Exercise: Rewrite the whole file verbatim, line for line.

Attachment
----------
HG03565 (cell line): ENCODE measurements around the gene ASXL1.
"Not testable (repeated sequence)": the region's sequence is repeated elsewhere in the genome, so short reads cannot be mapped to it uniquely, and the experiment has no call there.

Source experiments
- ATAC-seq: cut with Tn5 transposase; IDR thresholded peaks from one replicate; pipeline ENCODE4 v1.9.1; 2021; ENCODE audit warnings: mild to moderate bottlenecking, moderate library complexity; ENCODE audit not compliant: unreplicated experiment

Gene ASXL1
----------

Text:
HG03565 (cell line): ENCODE measurements around the gene ASXL1.
"Not testable (repeated sequence)": the region's sequence is repeated elsewhere in the genome, so short reads cannot be mapped to it uniquely, and the experiment has no call there.

Source experiments
- ATAC-seq: cut with Tn5 transposase; IDR thresholded peaks from one replicate; pipeline ENCODE4 v1.9.1; 2021; ENCODE audit warnings: mild to moderate bottlenecking, moderate library complexity; ENCODE audit not compliant: unreplicated experiment

Gene ASXL1